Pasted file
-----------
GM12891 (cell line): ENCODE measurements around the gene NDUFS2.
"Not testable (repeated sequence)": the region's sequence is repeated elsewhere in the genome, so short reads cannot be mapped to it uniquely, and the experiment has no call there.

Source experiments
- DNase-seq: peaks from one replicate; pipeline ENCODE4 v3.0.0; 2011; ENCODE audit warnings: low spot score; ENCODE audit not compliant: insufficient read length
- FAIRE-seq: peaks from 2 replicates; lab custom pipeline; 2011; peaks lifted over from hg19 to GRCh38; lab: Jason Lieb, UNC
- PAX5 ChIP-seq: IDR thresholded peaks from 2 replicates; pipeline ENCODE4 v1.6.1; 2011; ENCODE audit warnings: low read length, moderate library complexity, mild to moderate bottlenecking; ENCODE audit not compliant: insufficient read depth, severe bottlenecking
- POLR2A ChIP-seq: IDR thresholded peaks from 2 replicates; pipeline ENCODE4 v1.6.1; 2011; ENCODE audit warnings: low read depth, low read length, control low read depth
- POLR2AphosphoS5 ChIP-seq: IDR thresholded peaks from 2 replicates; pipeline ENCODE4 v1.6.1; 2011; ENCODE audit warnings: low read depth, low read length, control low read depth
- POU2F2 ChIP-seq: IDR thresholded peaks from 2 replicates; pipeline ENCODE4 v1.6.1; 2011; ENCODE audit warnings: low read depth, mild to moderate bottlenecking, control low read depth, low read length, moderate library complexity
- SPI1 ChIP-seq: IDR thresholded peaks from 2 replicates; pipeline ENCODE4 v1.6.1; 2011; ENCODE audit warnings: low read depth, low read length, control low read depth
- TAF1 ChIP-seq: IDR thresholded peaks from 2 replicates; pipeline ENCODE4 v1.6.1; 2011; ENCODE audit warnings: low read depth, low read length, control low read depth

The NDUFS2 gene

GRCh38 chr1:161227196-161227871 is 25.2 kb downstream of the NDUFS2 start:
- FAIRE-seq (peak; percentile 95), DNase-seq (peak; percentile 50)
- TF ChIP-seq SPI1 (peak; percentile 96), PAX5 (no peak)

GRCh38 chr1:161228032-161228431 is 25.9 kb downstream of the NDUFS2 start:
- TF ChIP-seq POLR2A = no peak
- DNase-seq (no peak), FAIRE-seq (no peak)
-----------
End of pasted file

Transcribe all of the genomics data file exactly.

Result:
GM12891 (cell line): ENCODE measurements around the gene NDUFS2.
"Not testable (repeated sequence)": the region's sequence is repeated elsewhere in the genome, so short reads cannot be mapped to it uniquely, and the experiment has no call there.

Source experiments
- DNase-seq: peaks from one replicate; pipeline ENCODE4 v3.0.0; 2011; ENCODE audit warnings: low spot score; ENCODE audit not compliant: insufficient read length
- FAIRE-seq: peaks from 2 replicates; lab custom pipeline; 2011; peaks lifted over from hg19 to GRCh38; lab: Jason Lieb, UNC
- PAX5 ChIP-seq: IDR thresholded peaks from 2 replicates; pipeline ENCODE4 v1.6.1; 2011; ENCODE audit warnings: low read length, moderate library complexity, mild to moderate bottlenecking; ENCODE audit not compliant: insufficient read depth, severe bottlenecking
- POLR2A ChIP-seq: IDR thresholded peaks from 2 replicates; pipeline ENCODE4 v1.6.1; 2011; ENCODE audit warnings: low read depth, low read length, control low read depth
- POLR2AphosphoS5 ChIP-seq: IDR thresholded peaks from 2 replicates; pipeline ENCODE4 v1.6.1; 2011; ENCODE audit warnings: low read depth, low read length, control low read depth
- POU2F2 ChIP-seq: IDR thresholded peaks from 2 replicates; pipeline ENCODE4 v1.6.1; 2011; ENCODE audit warnings: low read depth, mild to moderate bottlenecking, control low read depth, low read length, moderate library complexity
- SPI1 ChIP-seq: IDR thresholded peaks from 2 replicates; pipeline ENCODE4 v1.6.1; 2011; ENCODE audit warnings: low read depth, low read length, control low read depth
- TAF1 ChIP-seq: IDR thresholded peaks from 2 replicates; pipeline ENCODE4 v1.6.1; 2011; ENCODE audit warnings: low read depth, low read length, control low read depth

The NDUFS2 gene

GRCh38 chr1:161227196-161227871 is 25.2 kb downstream of the NDUFS2 start:
- FAIRE-seq (peak; percentile 95), DNase-seq (peak; percentile 50)
- TF ChIP-seq SPI1 (peak; percentile 96), PAX5 (no peak)

GRCh38 chr1:161228032-161228431 is 25.9 kb downstream of the NDUFS2 start:
- TF ChIP-seq POLR2A = no peak
- DNase-seq (no peak), FAIRE-seq (no peak)